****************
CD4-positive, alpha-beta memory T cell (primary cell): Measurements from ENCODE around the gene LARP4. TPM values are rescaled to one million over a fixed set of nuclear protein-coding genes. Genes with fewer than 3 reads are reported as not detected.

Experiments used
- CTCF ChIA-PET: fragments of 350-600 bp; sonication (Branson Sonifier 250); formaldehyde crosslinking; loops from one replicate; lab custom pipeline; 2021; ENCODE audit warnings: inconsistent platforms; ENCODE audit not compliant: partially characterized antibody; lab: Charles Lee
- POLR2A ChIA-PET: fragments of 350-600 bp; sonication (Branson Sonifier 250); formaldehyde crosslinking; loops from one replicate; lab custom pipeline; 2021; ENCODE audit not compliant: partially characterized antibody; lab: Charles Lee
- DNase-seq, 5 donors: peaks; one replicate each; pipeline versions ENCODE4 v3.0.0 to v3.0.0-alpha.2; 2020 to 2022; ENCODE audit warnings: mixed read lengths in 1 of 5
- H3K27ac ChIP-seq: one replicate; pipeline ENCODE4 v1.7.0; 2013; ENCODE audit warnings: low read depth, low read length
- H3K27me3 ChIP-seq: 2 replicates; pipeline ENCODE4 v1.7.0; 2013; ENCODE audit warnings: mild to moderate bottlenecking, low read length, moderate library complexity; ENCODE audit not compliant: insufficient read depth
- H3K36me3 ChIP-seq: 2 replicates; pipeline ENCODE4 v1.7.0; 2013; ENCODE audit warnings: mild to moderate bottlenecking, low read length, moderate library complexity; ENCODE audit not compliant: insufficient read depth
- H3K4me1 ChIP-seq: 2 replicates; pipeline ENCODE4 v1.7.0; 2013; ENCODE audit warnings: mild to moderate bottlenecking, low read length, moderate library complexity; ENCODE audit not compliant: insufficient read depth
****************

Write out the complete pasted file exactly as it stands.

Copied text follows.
CD4-positive, alpha-beta memory T cell (primary cell): Measurements from ENCODE around the gene LARP4. TPM values are rescaled to one million over a fixed set of nuclear protein-coding genes. Genes with fewer than 3 reads are reported as not detected.

Experiments used
- CTCF ChIA-PET: fragments of 350-600 bp; sonication (Branson Sonifier 250); formaldehyde crosslinking; loops from one replicate; lab custom pipeline; 2021; ENCODE audit warnings: inconsistent platforms; ENCODE audit not compliant: partially characterized antibody; lab: Charles Lee
- POLR2A ChIA-PET: fragments of 350-600 bp; sonication (Branson Sonifier 250); formaldehyde crosslinking; loops from one replicate; lab custom pipeline; 2021; ENCODE audit not compliant: partially characterized antibody; lab: Charles Lee
- DNase-seq, 5 donors: peaks; one replicate each; pipeline versions ENCODE4 v3.0.0 to v3.0.0-alpha.2; 2020 to 2022; ENCODE audit warnings: mixed read lengths in 1 of 5
- H3K27ac ChIP-seq: one replicate; pipeline ENCODE4 v1.7.0; 2013; ENCODE audit warnings: low read depth, low read length
- H3K27me3 ChIP-seq: 2 replicates; pipeline ENCODE4 v1.7.0; 2013; ENCODE audit warnings: mild to moderate bottlenecking, low read length, moderate library complexity; ENCODE audit not compliant: insufficient read depth
- H3K36me3 ChIP-seq: 2 replicates; pipeline ENCODE4 v1.7.0; 2013; ENCODE audit warnings: mild to moderate bottlenecking, low read length, moderate library complexity; ENCODE audit not compliant: insufficient read depth
- H3K4me1 ChIP-seq: 2 replicates; pipeline ENCODE4 v1.7.0; 2013; ENCODE audit warnings: mild to moderate bottlenecking, low read length, moderate library complexity; ENCODE audit not compliant: insufficient read depth